Pulmonary arterial hypertension is characterized by abnormally high pressure in the pulmonary arteries. Normal systolic pulmonary arterial pressure (PAP) is 25 mm Hg. Clinically affected dogs present with tachypnea, respiratory distress, syncope, and right-sided heart failure. The median survival time after diagnosis is 3 to 3.5 days, the prognosis is grave, and treatment is difficult. Sildenafil citrate has been shown to decrease PAP and pulmonary vascular resistance in humans. The medical records of 13 dogs with pulmonary hypertension treated with sildenafil citrate were reviewed. The median age at diagnosis was 14.5 years. The most common presenting clinical signs included collapse, cough, and respiratory distress, with signs ranging in duration from 3 days to 8 months. An underlying cause was identified in 8 of 13 dogs (chronic pulmonary disease [n = 5], chronic valvular disease with congestive heart failure [n = 1], patent ductus arteriosus [n = 1], and pulmonary thromboembolism [n = 1]). Sildenafil was administered orally at a dose of 1.9 mg/kg Q 8 to 24 H. Concurrent medications as needed were administered. The median PAP was 90 mm Hg; PAP was reevaluated in 8 dogs after therapy, 6 of which had a decrease in PAP (median, 16.5 mm Hg.). Three of 13 dogs were euthanized within 1 day of starting therapy. Ten dogs survived until discharge. Of these 10 dogs, 5 dogs died and 3 were euthanized. Two dogs are still alive. The median survival time of all dogs was 91 days (range, 1-693 days). The drug was well tolerated; two dogs exhibited cutaneous flushing in the inguinal region.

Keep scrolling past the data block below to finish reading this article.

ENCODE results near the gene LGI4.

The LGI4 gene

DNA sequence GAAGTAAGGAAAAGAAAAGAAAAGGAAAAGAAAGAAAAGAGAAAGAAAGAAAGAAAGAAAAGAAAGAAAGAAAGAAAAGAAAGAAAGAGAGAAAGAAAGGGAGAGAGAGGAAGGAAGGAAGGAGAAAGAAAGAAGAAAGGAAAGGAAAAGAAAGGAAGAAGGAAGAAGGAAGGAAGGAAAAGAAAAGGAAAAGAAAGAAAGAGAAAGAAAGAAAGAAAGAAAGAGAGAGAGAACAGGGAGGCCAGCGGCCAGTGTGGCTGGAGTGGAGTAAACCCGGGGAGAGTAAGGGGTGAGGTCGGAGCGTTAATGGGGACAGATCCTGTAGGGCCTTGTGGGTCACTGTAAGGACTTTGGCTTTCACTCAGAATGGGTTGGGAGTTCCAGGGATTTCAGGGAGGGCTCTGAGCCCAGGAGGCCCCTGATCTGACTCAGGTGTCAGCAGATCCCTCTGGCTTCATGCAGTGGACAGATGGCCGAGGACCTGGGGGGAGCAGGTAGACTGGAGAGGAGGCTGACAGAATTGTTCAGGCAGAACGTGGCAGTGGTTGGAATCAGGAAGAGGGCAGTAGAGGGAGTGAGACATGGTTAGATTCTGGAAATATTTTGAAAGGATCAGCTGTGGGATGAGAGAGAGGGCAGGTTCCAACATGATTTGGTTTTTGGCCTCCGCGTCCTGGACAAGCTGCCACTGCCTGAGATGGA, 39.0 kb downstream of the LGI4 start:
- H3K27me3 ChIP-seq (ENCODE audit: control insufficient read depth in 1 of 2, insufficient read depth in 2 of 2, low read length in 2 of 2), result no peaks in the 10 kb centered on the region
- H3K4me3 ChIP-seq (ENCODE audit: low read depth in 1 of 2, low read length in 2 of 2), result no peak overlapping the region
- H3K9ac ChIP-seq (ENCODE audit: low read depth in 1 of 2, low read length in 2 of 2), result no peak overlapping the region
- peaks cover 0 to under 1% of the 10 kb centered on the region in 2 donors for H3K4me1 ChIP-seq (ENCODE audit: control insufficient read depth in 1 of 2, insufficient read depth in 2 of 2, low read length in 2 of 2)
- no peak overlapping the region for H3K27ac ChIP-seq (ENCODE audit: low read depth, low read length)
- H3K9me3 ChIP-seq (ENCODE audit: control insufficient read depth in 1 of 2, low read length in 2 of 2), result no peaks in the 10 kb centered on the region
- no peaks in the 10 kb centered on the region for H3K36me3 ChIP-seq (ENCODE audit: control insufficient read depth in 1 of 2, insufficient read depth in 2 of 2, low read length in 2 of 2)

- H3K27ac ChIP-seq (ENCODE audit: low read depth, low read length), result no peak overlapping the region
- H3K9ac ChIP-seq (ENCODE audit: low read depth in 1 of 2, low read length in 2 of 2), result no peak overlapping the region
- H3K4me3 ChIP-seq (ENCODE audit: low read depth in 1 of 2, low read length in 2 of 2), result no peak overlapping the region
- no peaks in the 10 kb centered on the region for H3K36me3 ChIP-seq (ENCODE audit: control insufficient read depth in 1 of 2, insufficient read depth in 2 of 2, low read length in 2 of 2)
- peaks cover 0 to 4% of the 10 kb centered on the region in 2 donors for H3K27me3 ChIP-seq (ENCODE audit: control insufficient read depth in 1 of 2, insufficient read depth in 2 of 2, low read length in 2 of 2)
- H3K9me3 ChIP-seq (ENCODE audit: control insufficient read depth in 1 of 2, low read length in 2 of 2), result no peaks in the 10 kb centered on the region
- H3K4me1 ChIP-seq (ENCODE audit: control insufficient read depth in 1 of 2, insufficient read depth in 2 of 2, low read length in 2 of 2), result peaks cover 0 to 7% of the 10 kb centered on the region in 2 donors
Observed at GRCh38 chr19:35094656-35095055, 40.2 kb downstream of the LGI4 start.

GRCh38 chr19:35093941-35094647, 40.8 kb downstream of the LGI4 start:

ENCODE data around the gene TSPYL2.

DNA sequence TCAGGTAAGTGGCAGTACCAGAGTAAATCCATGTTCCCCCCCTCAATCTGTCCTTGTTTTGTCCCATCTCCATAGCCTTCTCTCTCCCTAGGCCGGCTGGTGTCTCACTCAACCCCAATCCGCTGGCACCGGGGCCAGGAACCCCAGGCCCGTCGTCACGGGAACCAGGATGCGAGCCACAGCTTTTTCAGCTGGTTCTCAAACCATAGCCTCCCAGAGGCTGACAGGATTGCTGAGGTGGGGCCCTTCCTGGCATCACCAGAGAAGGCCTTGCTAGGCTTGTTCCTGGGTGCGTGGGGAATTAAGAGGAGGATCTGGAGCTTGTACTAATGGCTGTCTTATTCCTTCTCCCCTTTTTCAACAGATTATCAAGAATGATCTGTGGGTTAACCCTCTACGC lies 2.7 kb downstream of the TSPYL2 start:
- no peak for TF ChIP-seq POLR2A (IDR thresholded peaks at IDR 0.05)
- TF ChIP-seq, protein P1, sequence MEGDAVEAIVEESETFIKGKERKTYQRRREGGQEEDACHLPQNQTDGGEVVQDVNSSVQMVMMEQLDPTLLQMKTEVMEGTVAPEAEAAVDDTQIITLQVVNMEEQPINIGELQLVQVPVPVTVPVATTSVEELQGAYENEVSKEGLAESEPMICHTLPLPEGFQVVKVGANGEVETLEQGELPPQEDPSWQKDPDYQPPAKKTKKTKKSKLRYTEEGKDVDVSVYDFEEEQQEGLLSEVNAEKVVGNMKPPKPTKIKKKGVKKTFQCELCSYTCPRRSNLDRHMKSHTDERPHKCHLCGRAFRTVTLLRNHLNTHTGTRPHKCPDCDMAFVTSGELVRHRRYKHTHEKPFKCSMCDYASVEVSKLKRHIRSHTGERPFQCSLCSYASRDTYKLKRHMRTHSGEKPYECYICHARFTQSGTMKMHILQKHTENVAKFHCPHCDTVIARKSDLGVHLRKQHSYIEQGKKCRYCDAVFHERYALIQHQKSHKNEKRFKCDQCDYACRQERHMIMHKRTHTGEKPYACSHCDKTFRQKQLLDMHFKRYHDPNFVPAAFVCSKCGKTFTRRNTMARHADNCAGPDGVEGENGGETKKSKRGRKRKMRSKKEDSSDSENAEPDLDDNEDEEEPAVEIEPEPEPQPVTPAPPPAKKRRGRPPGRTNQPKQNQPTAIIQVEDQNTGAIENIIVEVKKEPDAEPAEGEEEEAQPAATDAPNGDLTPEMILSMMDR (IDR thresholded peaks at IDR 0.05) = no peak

COMMENTARY: Although this study was limited by its retrospective design and small sample size, it appears to support the use of sildenafil for the adjunctive treatment of pulmonary hypertension. Good client communications will help clear the potential confusion about this therapeutic application of the well advertised human drug.

Retrospective evaluation of sildenafil citrate as a therapy for pulmonary hypertension in dogs. Bach JF, Rozanski EA, MacGregor J, et al. J VET INTERN MED 20:1132-1135, 2006.